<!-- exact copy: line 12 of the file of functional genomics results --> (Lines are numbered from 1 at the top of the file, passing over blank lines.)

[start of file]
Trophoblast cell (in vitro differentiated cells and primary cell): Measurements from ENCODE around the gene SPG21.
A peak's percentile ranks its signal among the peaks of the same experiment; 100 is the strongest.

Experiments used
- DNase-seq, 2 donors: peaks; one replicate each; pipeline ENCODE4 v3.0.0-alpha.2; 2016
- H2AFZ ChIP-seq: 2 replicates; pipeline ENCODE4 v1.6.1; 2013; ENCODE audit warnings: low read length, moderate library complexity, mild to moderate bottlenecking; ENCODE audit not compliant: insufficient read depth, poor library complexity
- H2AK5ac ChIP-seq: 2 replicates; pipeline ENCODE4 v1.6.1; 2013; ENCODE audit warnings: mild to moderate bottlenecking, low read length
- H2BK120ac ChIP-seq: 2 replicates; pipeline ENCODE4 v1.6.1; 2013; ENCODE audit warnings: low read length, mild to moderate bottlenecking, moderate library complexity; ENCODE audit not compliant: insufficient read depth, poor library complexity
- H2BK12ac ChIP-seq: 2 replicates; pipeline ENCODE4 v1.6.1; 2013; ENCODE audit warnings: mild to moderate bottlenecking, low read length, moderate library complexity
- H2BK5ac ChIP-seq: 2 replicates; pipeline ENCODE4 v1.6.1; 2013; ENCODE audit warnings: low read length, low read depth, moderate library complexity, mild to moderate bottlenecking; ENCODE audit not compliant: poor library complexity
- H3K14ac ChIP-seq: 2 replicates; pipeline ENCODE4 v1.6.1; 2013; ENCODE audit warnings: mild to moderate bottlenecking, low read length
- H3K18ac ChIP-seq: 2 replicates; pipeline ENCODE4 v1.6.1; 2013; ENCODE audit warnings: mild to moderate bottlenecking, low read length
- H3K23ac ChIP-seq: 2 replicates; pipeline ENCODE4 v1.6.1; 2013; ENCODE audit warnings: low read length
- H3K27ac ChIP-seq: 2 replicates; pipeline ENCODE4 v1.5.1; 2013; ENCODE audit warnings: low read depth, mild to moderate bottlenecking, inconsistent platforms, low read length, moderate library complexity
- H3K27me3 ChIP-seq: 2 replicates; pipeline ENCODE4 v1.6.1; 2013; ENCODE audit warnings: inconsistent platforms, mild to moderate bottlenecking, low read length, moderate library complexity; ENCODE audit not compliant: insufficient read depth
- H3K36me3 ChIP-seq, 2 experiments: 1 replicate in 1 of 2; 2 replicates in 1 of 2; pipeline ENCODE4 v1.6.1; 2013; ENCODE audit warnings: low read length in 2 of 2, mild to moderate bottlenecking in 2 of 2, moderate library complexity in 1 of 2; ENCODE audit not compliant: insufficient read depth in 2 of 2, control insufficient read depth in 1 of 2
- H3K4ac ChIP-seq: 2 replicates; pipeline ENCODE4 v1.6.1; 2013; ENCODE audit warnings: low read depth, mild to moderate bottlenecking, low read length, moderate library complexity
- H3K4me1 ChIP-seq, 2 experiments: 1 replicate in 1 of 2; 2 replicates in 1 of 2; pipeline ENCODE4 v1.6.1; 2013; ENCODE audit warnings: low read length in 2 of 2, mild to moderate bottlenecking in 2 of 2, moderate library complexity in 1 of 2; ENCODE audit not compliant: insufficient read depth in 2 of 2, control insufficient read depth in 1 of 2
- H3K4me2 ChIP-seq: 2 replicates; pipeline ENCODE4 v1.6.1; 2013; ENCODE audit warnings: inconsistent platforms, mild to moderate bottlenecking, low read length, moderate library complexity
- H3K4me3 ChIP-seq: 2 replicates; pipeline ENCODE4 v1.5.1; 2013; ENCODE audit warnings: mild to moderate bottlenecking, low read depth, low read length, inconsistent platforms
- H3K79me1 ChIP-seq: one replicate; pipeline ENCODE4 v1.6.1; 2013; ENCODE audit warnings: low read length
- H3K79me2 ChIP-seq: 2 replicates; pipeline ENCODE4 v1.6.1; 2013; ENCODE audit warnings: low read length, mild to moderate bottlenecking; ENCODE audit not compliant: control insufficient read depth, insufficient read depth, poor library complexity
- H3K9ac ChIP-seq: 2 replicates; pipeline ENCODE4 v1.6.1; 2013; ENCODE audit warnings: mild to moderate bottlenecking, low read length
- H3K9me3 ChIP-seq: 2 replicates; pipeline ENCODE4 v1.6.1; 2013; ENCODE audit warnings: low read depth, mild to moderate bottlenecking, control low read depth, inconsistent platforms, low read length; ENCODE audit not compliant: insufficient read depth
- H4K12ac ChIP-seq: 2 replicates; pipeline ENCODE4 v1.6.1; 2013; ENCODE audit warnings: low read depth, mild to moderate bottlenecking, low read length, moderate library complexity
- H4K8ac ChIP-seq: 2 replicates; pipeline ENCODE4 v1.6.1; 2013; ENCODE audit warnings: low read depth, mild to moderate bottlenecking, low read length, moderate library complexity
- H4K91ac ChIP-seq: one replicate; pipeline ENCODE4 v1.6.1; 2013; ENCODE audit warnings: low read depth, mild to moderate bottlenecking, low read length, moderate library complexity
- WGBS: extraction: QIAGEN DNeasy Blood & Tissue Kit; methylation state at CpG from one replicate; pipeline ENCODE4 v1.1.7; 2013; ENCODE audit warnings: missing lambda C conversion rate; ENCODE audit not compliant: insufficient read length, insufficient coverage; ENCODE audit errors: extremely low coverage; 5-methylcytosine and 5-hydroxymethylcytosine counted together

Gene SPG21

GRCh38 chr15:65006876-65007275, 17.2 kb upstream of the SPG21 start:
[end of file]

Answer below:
- H3K23ac ChIP-seq: 2 replicates; pipeline ENCODE4 v1.6.1; 2013; ENCODE audit warnings: low read length